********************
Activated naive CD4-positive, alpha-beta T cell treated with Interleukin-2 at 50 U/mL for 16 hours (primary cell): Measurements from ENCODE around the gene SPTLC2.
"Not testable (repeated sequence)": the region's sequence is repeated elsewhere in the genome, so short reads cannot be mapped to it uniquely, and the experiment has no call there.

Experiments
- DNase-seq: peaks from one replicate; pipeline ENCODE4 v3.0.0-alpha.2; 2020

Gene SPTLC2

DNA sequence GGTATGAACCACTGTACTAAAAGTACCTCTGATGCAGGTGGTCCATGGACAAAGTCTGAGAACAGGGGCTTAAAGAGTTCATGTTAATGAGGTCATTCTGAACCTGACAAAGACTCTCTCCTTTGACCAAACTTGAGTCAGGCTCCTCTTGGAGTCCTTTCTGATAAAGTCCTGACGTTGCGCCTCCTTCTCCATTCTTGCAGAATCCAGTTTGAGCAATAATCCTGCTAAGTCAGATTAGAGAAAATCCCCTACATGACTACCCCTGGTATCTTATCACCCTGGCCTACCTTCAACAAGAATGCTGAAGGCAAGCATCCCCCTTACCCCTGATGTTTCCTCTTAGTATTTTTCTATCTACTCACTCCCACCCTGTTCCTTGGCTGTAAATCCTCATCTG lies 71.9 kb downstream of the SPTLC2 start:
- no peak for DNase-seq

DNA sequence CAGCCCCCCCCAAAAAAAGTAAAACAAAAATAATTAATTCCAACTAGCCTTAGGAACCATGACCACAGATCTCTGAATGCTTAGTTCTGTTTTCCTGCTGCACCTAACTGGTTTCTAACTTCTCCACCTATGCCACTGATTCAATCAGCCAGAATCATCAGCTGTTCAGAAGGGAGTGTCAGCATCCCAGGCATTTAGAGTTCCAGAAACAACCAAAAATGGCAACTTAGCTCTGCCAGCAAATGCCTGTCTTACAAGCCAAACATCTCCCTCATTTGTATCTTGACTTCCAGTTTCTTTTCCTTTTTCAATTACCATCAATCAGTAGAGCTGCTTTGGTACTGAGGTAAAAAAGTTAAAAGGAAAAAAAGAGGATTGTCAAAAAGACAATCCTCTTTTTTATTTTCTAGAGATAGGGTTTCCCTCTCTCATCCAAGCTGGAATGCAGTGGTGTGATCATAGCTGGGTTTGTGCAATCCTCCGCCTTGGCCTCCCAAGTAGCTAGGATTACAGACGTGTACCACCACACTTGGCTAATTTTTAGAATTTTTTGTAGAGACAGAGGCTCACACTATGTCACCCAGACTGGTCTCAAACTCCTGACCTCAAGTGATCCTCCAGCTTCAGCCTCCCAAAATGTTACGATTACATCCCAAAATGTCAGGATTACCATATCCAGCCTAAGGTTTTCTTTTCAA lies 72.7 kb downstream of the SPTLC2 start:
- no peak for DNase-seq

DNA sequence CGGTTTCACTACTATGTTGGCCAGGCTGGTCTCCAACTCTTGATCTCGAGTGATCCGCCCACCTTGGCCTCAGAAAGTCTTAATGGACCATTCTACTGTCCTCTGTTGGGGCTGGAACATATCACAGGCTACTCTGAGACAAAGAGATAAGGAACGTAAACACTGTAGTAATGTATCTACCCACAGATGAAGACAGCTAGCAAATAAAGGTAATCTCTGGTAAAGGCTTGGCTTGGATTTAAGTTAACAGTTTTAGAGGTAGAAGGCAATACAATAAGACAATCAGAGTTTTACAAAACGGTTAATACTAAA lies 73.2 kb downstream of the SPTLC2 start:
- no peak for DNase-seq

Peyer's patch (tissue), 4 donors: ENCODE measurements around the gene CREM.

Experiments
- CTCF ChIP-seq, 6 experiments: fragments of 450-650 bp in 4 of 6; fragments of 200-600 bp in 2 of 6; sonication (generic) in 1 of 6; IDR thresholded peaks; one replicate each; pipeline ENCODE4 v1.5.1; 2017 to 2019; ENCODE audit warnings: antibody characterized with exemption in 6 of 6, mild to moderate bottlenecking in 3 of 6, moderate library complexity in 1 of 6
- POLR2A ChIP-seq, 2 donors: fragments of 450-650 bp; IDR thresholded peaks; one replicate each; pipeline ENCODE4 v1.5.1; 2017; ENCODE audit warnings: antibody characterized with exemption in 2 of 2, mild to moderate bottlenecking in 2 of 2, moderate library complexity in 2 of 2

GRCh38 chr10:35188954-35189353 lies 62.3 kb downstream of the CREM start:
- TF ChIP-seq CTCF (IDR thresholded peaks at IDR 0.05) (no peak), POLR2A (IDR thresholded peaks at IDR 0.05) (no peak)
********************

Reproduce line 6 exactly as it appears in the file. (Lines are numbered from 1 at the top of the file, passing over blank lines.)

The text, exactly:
DNA sequence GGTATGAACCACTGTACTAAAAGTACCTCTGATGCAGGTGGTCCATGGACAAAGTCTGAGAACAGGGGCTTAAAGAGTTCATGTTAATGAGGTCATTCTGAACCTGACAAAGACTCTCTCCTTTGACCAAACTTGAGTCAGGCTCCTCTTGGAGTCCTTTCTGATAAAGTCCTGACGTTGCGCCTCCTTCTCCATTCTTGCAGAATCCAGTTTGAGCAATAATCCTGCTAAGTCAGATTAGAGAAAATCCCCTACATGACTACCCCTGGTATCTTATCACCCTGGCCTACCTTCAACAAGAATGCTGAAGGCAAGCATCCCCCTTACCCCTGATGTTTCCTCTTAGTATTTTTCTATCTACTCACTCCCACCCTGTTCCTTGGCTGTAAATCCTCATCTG lies 71.9 kb downstream of the SPTLC2 start: